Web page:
“Was that girl worth it? The purple nails and the white cat? Did she deserve those things?”

Gretchen hugged her knees tighter to her chest.

“Consider that as an equally true and valid thought.” Rachel made sure she had Gretchen’s full attention. “You didn’t ask for this hurt or sadness. But you’re dealing with it. You didn’t ask for the job of healing yourself, but you got it. And your job is to take care of that five-year old. So make sure she knows how worthy and good enough she is.”

Gretchen didn’t cry any more.  She didn’t say much for the rest of the session.

She listened.

Empty Egg (or how to make your own coffee)

I have a problem with jealousy. It’s not a small problem. It’s not an idiosyncrasy or a cute quirk. It’s a looming, strangling flaw that has suffocated more relationships than I’d like to admit. Most of them, to be honest. Okay. All of them. And the ones it hasn’t killed, it’s prevented. No one wants to be new friends with an asshole.

My therapist (yes, I’m that girl. I’m starting a paragraph with “my therapist”, but come on. Look around you. Maybe more people should be doing this.) gave me a metaphor. He’s big on them and they tickle me.

This one involved brunch foods.

He really gets me.

First, we talked about coffee. The gist was that I’m an empty coffee cup. It’s my job to see that there is coffee in my cup. Not the cook’s. Not the waitress’. Mine. Others cannot be my coffee. They can be my Splenda. They can be my half and half. They can be my light soy foam. They can enhance, delight, make more aromatic and delicious. But other people cannot be the coffee. I have to be the coffee.

Next, we talked about eggs. My therapist described me as being a beautiful painted egg, artistic and engaging. But most painted eggs are hollow, the innards blown out through a tiny hole in the bottom. This makes them veneer thin and fragile. The slightest tap can shatter them. They are gorgeous. And the slightest wind will eradicate them.

That’s what happens to me. I want someone else to fill my mug.  If I encounter the slightest contrary force, I’m a mess of splinters. I’m a failed breakfast.

To get through life, I need coffee and eggs without the shell. And I need to be the one to order and make them.  I can’t let other people be my happy. I have to find or if I can’t find it, manufacture my own happy. If I can do that, fill the space with substance that sustains me, maybe I won’t be so easily broken.

Here’s the bug in that particular batter: when you are a parent, you rarely get to chase after your own fulfillment.

Now, I know that sounds awful. It sounds callous and selfish. As a parent, aren’t we told we should be filled with indescribable, ever-mounting daily joy, all the time, just because we have a child?

What if you’re not?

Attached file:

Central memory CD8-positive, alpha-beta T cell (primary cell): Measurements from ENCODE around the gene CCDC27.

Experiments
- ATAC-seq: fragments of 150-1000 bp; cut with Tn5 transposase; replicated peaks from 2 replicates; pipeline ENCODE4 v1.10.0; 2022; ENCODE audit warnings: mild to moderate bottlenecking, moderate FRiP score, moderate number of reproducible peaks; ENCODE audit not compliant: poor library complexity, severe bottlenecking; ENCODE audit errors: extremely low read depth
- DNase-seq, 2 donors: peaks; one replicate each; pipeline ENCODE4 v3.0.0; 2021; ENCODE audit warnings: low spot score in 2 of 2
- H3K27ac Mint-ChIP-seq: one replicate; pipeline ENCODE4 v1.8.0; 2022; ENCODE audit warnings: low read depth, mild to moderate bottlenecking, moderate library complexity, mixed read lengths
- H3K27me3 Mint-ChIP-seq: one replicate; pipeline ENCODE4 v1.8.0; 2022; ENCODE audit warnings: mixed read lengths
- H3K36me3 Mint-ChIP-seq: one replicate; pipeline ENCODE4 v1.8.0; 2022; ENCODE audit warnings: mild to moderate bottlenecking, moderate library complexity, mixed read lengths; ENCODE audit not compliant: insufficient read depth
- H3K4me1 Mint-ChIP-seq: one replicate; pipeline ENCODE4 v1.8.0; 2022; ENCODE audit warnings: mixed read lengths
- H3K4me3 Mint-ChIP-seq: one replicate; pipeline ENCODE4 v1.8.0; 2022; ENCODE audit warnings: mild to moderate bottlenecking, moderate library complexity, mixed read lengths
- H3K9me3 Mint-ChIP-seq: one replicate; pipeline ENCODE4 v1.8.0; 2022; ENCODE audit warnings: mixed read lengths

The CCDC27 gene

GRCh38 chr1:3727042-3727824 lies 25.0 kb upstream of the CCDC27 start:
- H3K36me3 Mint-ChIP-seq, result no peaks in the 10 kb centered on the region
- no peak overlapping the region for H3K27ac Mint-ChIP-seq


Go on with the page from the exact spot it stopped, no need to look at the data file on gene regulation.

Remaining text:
Don’t get me wrong. I love my son. With my entire soul. I love being with him. His laugh lights up my universe. When he’s not with me, it feels like my heart is bopping around the world without me. It’s crushing to go to sleep knowing he’s not in the next room.

But, the contrary is equally as strong and true.  Because I am a mother and I am committed to that job, and to raising a strong, capable, happy kid, I am usually unable to pursue my own happy.

Because simply being a mom isn’t enough to make me happy.

That’s horrible. It sounds horrible in my head and it’s horrible to see in print. But that’s what it is.

It hurt when I had to give up acting to be a mom. I resent that I can’t buy a decent camera to work on the photography I love because I have to pay for braces. And I am as bitter as that coffee I expect someone else to pour me every time I miss an opportunity to make a piece of art because I have to be at a school meeting or sit at an unending baseball practice.

And I’m not even good. It’s not as if the world is minus a master because I don’t have the time to put out another poem. But I feel it. And every time I see a friend or even my wonderful, generous partner succeed at their crafts, my own envy over takes me. I become as dark and toxic as yesterday’s espresso. It’s insufferable. I hear the words I say and I want to tear out my own tongue in disgust. That’s not me and I hate that woman. But she appears almost every day. I’m want to kill her.

The bleak reality is that there’s no good fix. I won’t spend less time and effort on my son. And I can’t put any more time into me. Therefore, I will continue to fall into deep caverns of rage, sadness and fuming jealousy.

And I know these are uptown problems. I can’t begin to even pretend I know what actual struggle is. If I was faced with the horrors people across this world are dealing with, I’d crumble. I’m not brave. I’m silly and vain and weak. I’m the woman Ruth Bader Ginsburg orders for brunch and spits out into her perfect napkin because goddesses like her don’t have time for slimy, fatty  omelets like me.

So, here with the computer and the silly words it is. Putting something out. Trying not to fall apart. Egg in the pan. Shells in the compost. Coffee in the cup. Trying  to add some light to the darkest  brew. I have to make my own coffee. Somehow find a way. I have to fill my egg with something. Because I don’t want to be a shell. I want to hold a life. Mine.

 

 

Alyssa Herron is a mom and author. The caliber of either is up for debate. Her new novel is available at Amazon.

 

Blackberries and Zofran

No. Really. Fuck them

No. Really. Fuck them

It is a sorry god damn state of affairs when a beautiful boy makes you a beautiful dinner nestled in a beautiful blackberry/adobo sauce (all three indeed more beautiful than I can describe) and you can do nothing but stare at it. When your head is so twisted with its own anxiety and vain, foolish, selfish depression that you can not swallow the gorgeous food, you really do want to fuck feelings. And not in a loving, respectful, consentful way.